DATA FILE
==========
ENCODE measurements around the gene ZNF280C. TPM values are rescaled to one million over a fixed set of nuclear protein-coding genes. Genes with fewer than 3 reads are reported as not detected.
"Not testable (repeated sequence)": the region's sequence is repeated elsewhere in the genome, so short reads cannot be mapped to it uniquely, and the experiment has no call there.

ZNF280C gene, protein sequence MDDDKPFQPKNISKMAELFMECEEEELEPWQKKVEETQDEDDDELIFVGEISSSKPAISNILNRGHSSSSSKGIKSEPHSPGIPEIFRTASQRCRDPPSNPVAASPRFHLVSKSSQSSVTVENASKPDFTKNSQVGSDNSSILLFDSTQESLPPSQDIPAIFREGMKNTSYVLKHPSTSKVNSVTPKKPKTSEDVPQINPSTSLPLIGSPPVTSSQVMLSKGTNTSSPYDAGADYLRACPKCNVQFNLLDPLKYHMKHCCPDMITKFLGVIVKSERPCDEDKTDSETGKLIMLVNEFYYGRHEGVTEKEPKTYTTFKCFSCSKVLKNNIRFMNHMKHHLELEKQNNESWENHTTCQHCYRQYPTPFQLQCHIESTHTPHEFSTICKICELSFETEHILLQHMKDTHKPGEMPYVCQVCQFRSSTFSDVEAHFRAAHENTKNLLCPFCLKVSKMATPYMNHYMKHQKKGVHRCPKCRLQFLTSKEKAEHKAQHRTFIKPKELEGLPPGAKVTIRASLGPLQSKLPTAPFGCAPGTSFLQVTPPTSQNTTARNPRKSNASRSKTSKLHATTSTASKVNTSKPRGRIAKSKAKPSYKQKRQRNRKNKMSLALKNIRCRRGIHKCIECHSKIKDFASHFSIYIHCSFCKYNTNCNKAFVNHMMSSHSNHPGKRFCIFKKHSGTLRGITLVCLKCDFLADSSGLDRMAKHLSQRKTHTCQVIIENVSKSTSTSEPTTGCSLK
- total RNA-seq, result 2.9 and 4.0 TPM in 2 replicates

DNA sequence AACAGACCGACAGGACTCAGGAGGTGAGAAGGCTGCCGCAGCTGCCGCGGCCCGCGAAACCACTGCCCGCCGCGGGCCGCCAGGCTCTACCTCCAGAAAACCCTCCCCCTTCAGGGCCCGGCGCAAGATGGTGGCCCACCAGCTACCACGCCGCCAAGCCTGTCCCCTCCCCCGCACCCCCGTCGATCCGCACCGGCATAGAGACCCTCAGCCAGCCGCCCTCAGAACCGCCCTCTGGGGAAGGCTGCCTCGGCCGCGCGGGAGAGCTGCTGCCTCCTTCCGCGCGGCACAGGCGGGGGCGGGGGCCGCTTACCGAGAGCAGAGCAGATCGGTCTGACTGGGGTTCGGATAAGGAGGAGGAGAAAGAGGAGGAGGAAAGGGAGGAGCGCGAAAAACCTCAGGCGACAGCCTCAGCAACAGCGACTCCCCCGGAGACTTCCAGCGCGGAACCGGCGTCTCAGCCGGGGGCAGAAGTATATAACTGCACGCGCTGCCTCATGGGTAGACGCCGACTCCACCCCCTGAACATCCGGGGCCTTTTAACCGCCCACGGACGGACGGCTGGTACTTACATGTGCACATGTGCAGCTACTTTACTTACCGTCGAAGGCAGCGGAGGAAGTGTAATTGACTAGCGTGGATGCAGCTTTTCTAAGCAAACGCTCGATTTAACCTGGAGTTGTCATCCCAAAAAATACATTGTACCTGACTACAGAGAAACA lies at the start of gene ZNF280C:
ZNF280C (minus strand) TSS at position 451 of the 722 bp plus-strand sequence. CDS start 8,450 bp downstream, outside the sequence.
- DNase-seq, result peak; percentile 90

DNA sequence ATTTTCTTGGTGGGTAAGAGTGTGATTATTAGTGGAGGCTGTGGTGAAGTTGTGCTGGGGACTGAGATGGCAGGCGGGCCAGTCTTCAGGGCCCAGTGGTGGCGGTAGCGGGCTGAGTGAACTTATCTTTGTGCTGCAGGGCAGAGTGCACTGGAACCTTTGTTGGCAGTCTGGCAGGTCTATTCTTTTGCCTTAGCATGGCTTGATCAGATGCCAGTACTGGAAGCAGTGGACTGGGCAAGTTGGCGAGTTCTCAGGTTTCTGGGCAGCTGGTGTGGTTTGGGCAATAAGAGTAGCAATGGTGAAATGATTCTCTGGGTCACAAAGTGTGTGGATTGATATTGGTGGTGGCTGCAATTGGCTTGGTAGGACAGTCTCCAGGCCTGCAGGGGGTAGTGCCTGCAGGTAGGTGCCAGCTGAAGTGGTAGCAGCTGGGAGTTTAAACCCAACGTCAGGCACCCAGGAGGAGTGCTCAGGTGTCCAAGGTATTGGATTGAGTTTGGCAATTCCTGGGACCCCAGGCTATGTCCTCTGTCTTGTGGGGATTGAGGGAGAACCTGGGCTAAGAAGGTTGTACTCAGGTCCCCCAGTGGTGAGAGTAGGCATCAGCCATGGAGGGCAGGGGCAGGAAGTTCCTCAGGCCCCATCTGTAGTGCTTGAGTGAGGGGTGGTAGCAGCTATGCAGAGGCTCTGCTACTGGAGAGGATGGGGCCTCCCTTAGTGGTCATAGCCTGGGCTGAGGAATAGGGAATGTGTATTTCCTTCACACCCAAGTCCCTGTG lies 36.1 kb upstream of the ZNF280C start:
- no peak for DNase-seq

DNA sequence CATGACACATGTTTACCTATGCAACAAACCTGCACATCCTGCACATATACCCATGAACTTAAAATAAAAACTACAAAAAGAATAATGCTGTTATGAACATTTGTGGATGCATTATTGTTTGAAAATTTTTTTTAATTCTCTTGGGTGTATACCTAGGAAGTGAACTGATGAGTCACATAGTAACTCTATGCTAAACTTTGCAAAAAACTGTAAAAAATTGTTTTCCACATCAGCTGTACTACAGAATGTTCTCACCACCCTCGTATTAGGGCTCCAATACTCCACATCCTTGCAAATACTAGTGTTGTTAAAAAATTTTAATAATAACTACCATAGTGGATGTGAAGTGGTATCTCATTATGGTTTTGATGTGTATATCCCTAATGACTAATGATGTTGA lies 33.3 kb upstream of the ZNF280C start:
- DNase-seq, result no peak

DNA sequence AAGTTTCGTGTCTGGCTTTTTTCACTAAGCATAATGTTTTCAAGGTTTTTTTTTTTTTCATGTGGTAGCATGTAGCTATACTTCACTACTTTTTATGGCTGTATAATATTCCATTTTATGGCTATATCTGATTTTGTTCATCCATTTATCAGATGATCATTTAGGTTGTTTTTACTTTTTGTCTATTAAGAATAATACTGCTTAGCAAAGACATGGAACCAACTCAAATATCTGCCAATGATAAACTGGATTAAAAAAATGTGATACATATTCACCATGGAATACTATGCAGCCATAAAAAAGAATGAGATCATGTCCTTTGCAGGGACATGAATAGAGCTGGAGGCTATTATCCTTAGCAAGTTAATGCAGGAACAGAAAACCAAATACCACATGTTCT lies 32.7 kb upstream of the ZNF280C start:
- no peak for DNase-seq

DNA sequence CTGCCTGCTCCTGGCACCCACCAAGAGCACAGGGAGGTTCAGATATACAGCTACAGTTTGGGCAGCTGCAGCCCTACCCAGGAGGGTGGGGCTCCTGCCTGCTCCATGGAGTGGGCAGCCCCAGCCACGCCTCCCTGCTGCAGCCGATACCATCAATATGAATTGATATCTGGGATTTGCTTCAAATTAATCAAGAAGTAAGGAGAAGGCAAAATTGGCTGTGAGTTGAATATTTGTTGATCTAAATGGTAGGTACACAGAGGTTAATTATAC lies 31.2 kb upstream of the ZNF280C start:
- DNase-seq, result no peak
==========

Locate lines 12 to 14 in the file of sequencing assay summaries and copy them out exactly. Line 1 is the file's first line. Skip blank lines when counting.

DNA sequence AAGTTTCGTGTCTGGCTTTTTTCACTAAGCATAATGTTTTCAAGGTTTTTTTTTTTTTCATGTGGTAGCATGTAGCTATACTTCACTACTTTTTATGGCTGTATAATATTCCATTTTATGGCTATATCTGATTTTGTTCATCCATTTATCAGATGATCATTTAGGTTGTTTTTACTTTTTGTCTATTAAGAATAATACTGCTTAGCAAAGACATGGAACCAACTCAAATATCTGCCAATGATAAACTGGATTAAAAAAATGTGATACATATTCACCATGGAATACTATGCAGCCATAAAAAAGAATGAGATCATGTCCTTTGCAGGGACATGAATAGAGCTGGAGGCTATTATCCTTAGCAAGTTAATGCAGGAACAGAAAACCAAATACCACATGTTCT lies 32.7 kb upstream of the ZNF280C start:
- no peak for DNase-seq

DNA sequence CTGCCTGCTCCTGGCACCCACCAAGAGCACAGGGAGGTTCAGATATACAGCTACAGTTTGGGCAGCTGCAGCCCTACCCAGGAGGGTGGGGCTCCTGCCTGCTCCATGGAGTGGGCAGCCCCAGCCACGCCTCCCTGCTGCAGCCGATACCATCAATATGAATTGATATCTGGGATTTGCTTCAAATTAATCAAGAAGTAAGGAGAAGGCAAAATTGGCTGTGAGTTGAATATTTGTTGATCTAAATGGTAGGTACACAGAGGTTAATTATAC lies 31.2 kb upstream of the ZNF280C start: